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Selectors in a spin

Pakistan cricket managers and selectors will really have to scratch their heads to find and include one or two players in the final World Cup squad

Selectors in a spin
Mohammad Hafeez.

The International Cricket Council’s (ICC) ban on Mohammad Hafeez has dealt a serious blow to Pakistan with the 2015 World Cup in Australia and New Zealand just two months away.

Ace spinner Saeed Ajmal is already serving a ban for an “illegal bowling action” and has a 50-50 chance of getting cleared to play in the biggest event of 50-overs format.

Even though Ajmal and the cricket managers in Pakistan sound pretty optimistic about his comeback, an independent review on his bowling action in England recently suggested that more work was needed to bring his action within the allowed parameters.

There is absolutely no doubt that the old Ajmal we know has been a key component in Pakistan’s bowling armory. However, no one knows what he would have to offer with a modified bowling action. He might and might not be the same Ajmal.

Not many bowlers can have the same effectiveness after modifying their bowling action. At 37 years of age it might be even more difficult. But we are all hoping that Ajmal return to international cricket and spearheads Pakistan’s campaign in the World Cup.

If he doesn’t make it, his place will most likely go to Yasir Shah. Good spinners are effective on any wicket and the leggies in particular will enjoy the bouncier pitches Down Under.

As compared to Ajmal, in my opinion, Hafeez’s absence as a bowler would be more intensely felt. Hafeez provides Pakistan the balance a One-Day International team must have.

Shahid Afridi is sure to be playing in all World Cup games along with four bowlers and Hafeez would fill perfectly as the sixth bowler to go with his role as a top-order batsman.

Now with Hafeez to be considered solely as a batter, Pakistan will have to include another all-rounder in the playing side, which means one genuine bowler will have to be overlooked.

People would immediately mention the names of Anwar Ali and Bilawal Bhatti, but please have mercy on the Pakistan team as well as on the two pacemen. People must let them concentrate on what they do best, and that is bowling. They are not all-rounders. One or two innings with the bat does not make them all-rounders. Jason Gillespie had a double hundred in Test cricket but he was not called an all-rounder. Why complicate things for them?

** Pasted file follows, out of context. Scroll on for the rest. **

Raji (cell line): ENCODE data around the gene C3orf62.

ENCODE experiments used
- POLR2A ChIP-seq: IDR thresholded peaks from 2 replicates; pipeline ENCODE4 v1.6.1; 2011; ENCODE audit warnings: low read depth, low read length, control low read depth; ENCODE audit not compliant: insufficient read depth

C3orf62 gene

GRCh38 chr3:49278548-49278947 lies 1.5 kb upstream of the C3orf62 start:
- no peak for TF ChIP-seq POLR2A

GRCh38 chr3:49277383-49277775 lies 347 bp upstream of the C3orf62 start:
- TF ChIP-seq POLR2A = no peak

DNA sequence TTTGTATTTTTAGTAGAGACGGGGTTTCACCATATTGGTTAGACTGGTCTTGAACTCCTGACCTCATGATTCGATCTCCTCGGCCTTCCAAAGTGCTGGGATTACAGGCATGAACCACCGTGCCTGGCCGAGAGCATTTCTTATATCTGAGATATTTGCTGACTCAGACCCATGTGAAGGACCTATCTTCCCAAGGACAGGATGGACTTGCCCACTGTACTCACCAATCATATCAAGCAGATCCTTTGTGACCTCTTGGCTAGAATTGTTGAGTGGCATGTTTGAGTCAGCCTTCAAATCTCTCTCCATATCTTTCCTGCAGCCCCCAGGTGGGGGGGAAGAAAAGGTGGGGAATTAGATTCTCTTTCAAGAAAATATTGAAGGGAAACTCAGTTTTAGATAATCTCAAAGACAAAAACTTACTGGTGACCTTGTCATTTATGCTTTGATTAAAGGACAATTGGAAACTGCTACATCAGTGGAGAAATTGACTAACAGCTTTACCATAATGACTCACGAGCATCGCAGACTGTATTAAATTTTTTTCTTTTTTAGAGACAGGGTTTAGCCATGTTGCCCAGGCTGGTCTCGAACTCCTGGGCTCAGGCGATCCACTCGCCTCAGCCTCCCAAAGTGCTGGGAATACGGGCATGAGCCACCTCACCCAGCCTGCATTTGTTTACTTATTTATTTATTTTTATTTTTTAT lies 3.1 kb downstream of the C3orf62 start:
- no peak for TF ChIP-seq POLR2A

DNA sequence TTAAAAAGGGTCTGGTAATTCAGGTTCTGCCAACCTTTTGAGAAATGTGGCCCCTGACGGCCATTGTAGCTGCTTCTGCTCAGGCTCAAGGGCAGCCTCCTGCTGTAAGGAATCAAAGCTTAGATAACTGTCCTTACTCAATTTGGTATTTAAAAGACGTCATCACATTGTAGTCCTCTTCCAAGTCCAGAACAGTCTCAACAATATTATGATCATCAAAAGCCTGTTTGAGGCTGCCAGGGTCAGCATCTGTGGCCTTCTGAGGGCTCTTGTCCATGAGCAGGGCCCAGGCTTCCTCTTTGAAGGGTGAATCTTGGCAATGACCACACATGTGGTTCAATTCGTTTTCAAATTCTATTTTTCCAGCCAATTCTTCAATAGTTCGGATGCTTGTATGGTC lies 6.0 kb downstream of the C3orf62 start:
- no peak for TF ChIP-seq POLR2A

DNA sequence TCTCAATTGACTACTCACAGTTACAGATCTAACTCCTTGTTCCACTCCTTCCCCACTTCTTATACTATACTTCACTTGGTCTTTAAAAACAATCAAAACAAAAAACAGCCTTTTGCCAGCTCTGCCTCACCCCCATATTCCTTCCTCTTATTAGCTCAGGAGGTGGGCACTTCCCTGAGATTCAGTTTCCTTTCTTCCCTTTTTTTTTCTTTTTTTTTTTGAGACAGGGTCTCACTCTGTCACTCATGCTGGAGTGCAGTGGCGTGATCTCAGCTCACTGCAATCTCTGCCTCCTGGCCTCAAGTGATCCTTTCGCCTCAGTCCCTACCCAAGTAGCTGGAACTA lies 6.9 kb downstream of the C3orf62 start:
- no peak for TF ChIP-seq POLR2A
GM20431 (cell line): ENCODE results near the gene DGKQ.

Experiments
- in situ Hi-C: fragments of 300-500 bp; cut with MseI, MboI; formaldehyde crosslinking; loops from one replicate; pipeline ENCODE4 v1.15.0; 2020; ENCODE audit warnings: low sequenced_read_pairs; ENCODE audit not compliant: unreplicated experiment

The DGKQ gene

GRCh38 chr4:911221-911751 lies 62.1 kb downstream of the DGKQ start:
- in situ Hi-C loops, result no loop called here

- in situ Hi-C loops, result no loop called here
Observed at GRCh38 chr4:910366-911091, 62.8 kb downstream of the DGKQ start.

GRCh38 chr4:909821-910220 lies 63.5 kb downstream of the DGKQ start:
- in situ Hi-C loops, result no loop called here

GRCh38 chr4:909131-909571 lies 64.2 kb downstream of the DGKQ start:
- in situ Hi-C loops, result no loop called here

Pakistan cricket managers and selectors will really have to scratch their heads to find and include one or two players in the final World Cup squad who have the ability to bat well and bowl ten overs.

The bans on Ajmal and Hafeez also raise questions about the ability and expertise of the host of professional coaches serving Pakistan cricket. We have a head coach, a specialist bowling coach, and even an analyst. There are coaches at the National Cricket Academy and then there is a committee of the Pakistan Cricket Board just to keep an eye on bowlers with suspect bowling actions. What have they been doing? My question is: how come none of them noticed that Ajmal and Hafeez were bowling with abnormal actions. The players can’t be blamed for flaws in their batting or bowling techniques because it’s really very difficult for them to see, realise or correct their mistakes by themselves. That’s the job of the coaches and that’s exactly what they are being paid so heavily for.

The Pakistan cricket team has a specialist spin bowling coach in former Test player Mushtaq Ahmed plus other specialists at the NCA, but still the PCB had to hire the services of Saqlain Mushtaq to help Ajmal modify his bowling action.

If any of the coaches had observed or pointed out and corrected the flaws in the bowling actions of Ajmal and Hafeez themselves, Pakistan cricket managers would not be having such headaches as they are having now.

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